As a founder member of Mystery Women in 1997, promoting Crime Fiction has always been my passion.
Following the closure of Mystery Women, a new group was formed on 30th January 2012 promoting crime fiction.
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Sphere, 13 August 2015. ISBN: 978-0-7515-5687-2 (PB)
This book should come with a health warning: care required; could
seriously mess with your mind.
The scenario the author sets
up certainly messes with the protagonist’s mind – though to be fair, it was
pretty messed up in the first place. Criminal lawyer Robert Stern has never
succeeded in moving on after the unexplained cot death of his two-day-old son,
some ten years before this book begins, and when a strange sequence of events
leads him to believe the child may still be alive, he is drawn inexorably into
a dark, complex underworld of murder, revenge and danger.
It begins with another child:
Simon, an engaging ten-year-old boy who is dying of terminal cancer – and is
convinced that he was a serial killer in a previous life. Sceptical? So is
Robert Stern, until Simon describes the body and burial place of one of his
victims – and leads him right to it.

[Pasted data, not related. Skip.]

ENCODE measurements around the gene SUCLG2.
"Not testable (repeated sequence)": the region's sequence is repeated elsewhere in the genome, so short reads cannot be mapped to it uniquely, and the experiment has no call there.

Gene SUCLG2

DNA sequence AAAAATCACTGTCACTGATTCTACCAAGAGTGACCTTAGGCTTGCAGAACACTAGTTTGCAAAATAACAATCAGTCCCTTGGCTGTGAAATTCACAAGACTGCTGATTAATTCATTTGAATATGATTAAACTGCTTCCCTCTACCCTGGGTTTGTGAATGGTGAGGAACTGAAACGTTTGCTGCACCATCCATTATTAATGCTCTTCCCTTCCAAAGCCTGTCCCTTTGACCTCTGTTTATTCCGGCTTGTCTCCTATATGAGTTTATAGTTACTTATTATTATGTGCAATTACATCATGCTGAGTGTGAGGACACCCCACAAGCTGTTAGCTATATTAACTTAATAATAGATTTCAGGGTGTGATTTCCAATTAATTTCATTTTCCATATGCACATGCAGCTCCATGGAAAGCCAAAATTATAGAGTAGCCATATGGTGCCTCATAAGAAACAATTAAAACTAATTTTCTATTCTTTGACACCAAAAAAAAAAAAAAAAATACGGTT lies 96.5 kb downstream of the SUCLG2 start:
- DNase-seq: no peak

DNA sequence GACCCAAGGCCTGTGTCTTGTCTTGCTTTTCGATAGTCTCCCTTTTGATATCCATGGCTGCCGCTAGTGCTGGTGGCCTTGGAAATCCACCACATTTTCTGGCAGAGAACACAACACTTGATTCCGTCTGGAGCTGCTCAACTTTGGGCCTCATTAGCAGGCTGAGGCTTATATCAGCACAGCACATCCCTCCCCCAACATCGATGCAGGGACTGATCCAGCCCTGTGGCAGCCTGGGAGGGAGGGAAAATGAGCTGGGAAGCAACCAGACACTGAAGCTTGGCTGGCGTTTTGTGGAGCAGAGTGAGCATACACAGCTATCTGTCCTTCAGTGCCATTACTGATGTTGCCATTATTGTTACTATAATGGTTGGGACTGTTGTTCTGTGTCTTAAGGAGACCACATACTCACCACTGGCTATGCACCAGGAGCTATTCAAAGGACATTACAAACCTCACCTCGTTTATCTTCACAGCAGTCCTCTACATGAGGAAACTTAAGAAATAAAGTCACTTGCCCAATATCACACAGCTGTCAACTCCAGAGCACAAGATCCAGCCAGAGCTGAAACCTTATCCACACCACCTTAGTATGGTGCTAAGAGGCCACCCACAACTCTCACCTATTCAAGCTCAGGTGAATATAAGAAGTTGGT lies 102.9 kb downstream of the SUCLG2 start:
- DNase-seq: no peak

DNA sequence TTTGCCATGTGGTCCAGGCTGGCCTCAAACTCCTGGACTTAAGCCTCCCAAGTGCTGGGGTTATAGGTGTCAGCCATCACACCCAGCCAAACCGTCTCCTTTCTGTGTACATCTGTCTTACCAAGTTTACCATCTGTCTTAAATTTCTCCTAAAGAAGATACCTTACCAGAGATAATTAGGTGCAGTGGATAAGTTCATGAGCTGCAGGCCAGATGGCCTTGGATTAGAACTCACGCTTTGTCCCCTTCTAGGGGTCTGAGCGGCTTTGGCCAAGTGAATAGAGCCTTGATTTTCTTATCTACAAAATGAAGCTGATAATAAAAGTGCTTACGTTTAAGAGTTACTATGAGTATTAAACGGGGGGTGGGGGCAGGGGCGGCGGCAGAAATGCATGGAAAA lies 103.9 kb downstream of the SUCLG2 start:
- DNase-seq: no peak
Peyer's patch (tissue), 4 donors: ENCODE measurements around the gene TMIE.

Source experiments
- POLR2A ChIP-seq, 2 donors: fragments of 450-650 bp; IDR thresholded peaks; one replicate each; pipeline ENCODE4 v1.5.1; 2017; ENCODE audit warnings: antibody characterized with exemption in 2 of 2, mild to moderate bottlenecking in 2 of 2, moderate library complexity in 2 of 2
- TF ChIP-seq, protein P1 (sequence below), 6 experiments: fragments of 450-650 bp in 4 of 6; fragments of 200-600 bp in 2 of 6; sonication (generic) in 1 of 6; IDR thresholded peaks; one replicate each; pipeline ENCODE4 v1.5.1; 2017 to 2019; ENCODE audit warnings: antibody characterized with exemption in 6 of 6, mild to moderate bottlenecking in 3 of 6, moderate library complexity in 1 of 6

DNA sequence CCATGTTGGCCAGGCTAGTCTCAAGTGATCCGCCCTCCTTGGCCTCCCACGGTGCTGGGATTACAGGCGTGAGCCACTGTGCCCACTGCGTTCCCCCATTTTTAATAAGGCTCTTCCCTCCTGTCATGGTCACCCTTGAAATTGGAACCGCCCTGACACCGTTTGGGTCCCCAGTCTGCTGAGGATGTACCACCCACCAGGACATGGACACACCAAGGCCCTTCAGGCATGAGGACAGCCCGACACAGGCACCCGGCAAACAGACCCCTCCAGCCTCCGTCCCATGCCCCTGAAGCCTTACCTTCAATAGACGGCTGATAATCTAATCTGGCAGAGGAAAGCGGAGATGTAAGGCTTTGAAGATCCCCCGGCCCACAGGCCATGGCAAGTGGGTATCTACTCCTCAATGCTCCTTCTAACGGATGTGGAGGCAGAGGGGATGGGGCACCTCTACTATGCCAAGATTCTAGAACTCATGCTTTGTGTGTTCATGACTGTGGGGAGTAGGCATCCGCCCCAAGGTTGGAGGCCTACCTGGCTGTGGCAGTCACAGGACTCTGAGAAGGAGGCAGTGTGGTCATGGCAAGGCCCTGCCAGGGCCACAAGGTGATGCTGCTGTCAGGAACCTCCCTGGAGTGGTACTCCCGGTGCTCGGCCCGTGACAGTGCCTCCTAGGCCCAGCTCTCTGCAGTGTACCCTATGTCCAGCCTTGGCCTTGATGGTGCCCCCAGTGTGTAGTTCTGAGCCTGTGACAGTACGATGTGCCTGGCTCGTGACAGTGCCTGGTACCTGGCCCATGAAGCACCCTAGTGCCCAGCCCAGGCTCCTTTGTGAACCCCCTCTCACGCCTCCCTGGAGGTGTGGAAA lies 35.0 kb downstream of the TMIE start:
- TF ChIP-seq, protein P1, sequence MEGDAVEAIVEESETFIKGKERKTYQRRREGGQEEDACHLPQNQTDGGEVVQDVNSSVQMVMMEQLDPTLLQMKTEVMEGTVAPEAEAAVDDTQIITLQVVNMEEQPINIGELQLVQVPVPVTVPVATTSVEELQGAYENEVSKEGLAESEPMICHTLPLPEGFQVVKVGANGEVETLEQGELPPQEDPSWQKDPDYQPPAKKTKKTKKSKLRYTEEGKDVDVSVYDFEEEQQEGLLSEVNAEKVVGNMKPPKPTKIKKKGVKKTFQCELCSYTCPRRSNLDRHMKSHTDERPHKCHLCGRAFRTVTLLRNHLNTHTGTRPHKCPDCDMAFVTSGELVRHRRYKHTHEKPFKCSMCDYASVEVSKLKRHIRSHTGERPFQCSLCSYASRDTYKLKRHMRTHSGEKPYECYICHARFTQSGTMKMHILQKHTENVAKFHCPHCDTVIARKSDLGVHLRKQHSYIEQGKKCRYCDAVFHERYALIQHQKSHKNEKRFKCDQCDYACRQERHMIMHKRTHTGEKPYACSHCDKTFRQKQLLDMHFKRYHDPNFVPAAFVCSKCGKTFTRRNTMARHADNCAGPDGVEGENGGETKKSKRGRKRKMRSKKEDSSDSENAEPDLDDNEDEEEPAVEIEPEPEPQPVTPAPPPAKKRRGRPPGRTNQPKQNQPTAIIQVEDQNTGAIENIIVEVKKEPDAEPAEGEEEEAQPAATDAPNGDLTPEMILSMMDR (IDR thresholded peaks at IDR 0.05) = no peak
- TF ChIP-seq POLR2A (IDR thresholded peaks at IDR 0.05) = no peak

As Stern sets out to prove
one way or the other whether Simon’s ‘memories’ are genuine, the police prove
unhelpful at best, and he finds himself crossing and recrossing a well-evoked
Berlin and its surroundings on the convoluted trail, and also in the sights, of
a present-day killer whose identity and agenda remain a mystery until almost
the end of the book. The tension level never falters; the sense of ‘how will he
get out of this?’ kept me gripped until the final twist.
Sebastian Fitzek has a keen
eye for an interesting character. Stern is the best kind of damaged hero: full
of flaws, and with a history that has provided him with friends in usefully
dark places, but ultimately one of the good guys. Young Simon is
heartbreakingly serene about his ultimate inescapable fate, and about the
rollercoaster journey he embarks on with Stern and Carina, the nurse who almost
sacrifices her career to help him solve the mystery of the ‘memories’. She is
intelligent and feisty when she needs to be, though occasionally a tad
over-emotional. Borchert, Stern’s seedy former client, is arguably the most
interesting of all, with feet in various grubby camps as well as a basic sense
I’m not normally a fan of
translated fiction, so full marks not only to Fitzek but also to John
Brownjohn, who has turned the original German into pacy idiomatic English which
never falters. Fitzek is apparently hugely popular in his native country; The
Child deserves to raise his profile in the UK as well.
Reviewer: Lynne Patrick
Sebastian Fitzekwas born 13 October 1971 in Berlin Germany. He is a writer and
journalist. His first book Therapy
was a bestseller in Germany in 2006, toppling The Da Vinci Code from the No1 position.
Lynne Patrick has been a writer ever since she could pick up a pen,
and has enjoyed success with short stories, reviews and feature journalism, but
never, alas, with a novel. She crossed to the dark side to become a publisher
for a few years, and is proud to have launched several careers which are now
burgeoning. She lives on the edge of rural Derbyshire in a house groaning with
books, about half of them crime fiction.